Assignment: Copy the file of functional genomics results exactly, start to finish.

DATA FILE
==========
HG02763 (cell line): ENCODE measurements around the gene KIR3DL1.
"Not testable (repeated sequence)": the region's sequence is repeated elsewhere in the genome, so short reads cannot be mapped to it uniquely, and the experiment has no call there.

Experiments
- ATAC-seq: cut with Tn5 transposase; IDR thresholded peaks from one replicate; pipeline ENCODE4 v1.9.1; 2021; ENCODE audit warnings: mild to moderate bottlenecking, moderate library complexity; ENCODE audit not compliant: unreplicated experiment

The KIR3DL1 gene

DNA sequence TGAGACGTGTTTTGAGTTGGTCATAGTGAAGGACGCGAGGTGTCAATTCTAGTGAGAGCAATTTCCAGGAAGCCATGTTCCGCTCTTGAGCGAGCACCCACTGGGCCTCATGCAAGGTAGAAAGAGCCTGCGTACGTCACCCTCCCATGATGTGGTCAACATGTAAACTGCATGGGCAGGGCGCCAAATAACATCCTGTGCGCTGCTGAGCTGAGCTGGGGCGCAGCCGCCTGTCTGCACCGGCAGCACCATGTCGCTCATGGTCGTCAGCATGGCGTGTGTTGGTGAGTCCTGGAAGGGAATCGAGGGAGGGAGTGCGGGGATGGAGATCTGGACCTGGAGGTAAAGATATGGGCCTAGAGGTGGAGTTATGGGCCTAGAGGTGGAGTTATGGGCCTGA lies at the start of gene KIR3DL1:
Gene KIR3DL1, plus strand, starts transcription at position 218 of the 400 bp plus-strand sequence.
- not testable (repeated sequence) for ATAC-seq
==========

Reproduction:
HG02763 (cell line): ENCODE measurements around the gene KIR3DL1.
"Not testable (repeated sequence)": the region's sequence is repeated elsewhere in the genome, so short reads cannot be mapped to it uniquely, and the experiment has no call there.

Experiments
- ATAC-seq: cut with Tn5 transposase; IDR thresholded peaks from one replicate; pipeline ENCODE4 v1.9.1; 2021; ENCODE audit warnings: mild to moderate bottlenecking, moderate library complexity; ENCODE audit not compliant: unreplicated experiment

The KIR3DL1 gene

DNA sequence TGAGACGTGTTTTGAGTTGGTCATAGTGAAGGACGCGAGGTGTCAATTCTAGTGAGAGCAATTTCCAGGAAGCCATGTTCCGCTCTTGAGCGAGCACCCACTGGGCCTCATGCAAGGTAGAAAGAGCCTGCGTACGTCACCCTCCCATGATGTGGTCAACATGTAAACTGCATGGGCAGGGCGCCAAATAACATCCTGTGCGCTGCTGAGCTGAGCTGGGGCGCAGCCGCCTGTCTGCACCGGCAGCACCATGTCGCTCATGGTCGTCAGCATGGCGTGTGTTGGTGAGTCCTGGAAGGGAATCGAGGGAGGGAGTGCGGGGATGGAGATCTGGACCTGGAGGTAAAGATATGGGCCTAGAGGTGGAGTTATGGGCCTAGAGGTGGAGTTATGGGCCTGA lies at the start of gene KIR3DL1:
Gene KIR3DL1, plus strand, starts transcription at position 218 of the 400 bp plus-strand sequence.
- not testable (repeated sequence) for ATAC-seq